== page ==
When the band R.E.M came out with its 1987 hit, It’s the End of the World as We Know It (And I Feel Fine), they didn’t know how apt that headline would be 30 years later. If you read the recent climate change article by David Wallace-Wells in the New York Magazine, you’d certainly think the end of the world is near, and you probably wouldn’t feel fine. “You are surely not alarmed enough,” Wallace-Wells wrote. He then went on to do his utmost to make sure we all got appropriately alarmed. If things continue the way they are now, he wrote, not only will large parts of the earth be too hot for habitation by the end of this century, but we won’t be able to grow food; ancient pathogens, against which we have no immunity, will be released from melting Arctic ice; our carbon dioxide and pollutant-rich air will be unbreathable; our modern fossil-fuel-based economy will collapse; and we will descend into perpetual warfare.
Wallace-Wells paints a bleak picture, but it is an absolute worst-case scenario. And many experts—including the climate scientist Michael Mann on Facebook, the sociologist Daniel Cohen at Medium, and science writers at The Atlantic and Mashable—immediately came forth to assuage readers that it is unlikely that everything he outlines will come to pass. Wallace-Wells’s vision is exaggerated, they insist, and the evidence he presents is not complete. One point Mann specifically challenges is Wallace-Wells’s claim that melting Arctic permafrost will eventually release tons of methane into the air. And yet, our situation is hardly rosy.
Climate Changes Fuel Conflict
Environmental changes have been linked to increased conflict in societies. Scientists and public health experts found that climate change can affect human well-being in two ways: directly—by causing diseases and death, and indirectly—by damaging the environment, depleting financial resources, weakening health-supporting infrastructure, and forcing people to leave behind homes and families.
When essential resources—notably food, water, and land—become scarcer, people have more reasons to fight. For example, the prolonged drought that affected the Middle East from 2006 to 2011, has been linked to the Syrian war, the aftermath of which echoed all over the planet. As people living in coastal areas are forced by rising seas to flee their homes, these climate refugees might end up in areas where they represent a new ethnicity. Historically, mass migrations, in which refugees descended onto a region unfamiliar with them and their culture, have not always ended peaceably, especially when the native population already faced their own environmental or political challenges.
The effects of climate change are also projected to dampen economic growth and will disproportionately affect the poor, exacerbating economic inequalities that are already vast. All of these factors will likely contribute to increased violence.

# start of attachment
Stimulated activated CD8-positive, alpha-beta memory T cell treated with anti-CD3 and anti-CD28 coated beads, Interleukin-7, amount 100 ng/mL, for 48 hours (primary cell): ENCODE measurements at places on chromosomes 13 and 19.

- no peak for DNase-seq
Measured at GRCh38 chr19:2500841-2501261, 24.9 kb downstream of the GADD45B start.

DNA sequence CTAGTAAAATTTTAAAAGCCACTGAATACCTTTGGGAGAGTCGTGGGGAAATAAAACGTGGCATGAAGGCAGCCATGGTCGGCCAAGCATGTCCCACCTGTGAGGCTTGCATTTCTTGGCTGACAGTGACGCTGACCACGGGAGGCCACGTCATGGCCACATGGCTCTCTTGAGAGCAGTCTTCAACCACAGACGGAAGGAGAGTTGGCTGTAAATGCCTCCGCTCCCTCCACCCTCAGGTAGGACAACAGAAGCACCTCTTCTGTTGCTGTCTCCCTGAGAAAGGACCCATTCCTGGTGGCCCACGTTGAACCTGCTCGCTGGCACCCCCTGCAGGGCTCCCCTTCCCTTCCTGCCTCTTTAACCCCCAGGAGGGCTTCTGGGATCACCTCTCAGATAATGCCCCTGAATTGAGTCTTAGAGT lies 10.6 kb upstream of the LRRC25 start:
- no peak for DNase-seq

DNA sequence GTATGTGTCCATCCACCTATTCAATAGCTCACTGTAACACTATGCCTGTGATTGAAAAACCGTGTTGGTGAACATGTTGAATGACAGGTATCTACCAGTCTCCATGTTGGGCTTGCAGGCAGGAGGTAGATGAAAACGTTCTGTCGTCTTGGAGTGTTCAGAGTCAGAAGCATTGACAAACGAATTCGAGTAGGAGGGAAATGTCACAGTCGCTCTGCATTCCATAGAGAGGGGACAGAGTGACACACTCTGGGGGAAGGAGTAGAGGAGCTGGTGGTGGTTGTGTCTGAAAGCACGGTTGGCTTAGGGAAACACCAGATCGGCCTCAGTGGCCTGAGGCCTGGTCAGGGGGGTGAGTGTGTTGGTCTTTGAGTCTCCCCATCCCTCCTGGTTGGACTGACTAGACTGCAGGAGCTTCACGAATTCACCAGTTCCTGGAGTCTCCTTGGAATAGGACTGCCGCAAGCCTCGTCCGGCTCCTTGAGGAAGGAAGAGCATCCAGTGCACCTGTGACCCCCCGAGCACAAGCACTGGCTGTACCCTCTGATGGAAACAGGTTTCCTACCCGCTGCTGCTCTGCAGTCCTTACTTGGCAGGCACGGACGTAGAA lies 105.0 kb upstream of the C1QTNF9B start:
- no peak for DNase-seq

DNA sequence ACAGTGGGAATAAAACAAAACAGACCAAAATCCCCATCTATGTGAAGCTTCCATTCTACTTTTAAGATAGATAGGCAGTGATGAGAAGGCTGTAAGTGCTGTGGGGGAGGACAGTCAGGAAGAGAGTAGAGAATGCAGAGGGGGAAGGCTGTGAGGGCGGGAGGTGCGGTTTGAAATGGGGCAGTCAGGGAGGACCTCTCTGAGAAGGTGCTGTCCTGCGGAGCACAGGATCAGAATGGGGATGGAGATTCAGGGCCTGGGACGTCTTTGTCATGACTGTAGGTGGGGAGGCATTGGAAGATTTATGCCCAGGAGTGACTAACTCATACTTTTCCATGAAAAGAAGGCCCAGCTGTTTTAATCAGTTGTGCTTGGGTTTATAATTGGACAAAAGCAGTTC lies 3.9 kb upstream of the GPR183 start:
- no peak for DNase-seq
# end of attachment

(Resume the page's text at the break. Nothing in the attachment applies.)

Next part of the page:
Scientists Remain Optimistic
Despite all of this gloom and doom, climate scientists tend to be an optimistic bunch and have faith that humanity can engineer our way out of this mess we’ve engineered ourselves into. They are refining batteries in electric cars for better efficiency, zeroing in on the wind energy potentials, and searching for other alternative energy sources—for example, geothermal energy. Plus, they are building machines to filter carbon dioxide particles out of the air, much in the way plants do it, but more efficiently. The captured CO2 would be buried underground or perhaps utilized as a solvent or freezing agent, or maybe even in as yet to be discovered applications. And as the Paris Agreement showed, on the policy front many governments and people seem to have finally seriously committed to reducing emissions. Even in the face of federal disapproval, states and cities intend to implement the Clean Power Plan to diminish the amount of carbon dioxide that American power plants—our largest source of carbon emissions—spew into the air.
To fix the worsening social ills caused by climate change will require not only energy policies, like those drafted in the Paris Agreement but also socioeconomic policies. There is room for optimism here too. Many social policies that seemed impossible to change—think gay marriage—have radically shifted in recent years, thanks to dedicated activists. Hopefully, activists will be similarly successful in altering our policies on refugees and inequality.
But activists need to be motivated, and presenting them with apocalyptic scenarios is not a great motivator, says Susan Clayton, a professor of psychology and environmental studies, who wrote a paper about the effects of climate change on psychological health and well-being. “Fear grabs our attention, but can hinder complex thinking,” Clayton said. “When combined with a recommendation for action, fear can successfully prompt a response to a short-term threat. But in the absence of a clear path to safety, fear can motivate defensive avoidance of an issue rather than encouraging the carefully considered plans for long-term action that the search for sustainability requires.” In the face of dire climate predictions, remaining paralyzed by fear is tantamount to denial. Human ingenuity created these problems in our climate and our civilization; it will take human ingenuity to repair them.
So perhaps R.E.M’s lyrics remain apt in their entirety—it is OK for us to feel fine. For now, let’s not panic or move to the North Pole, but rather focus on fixing what we can.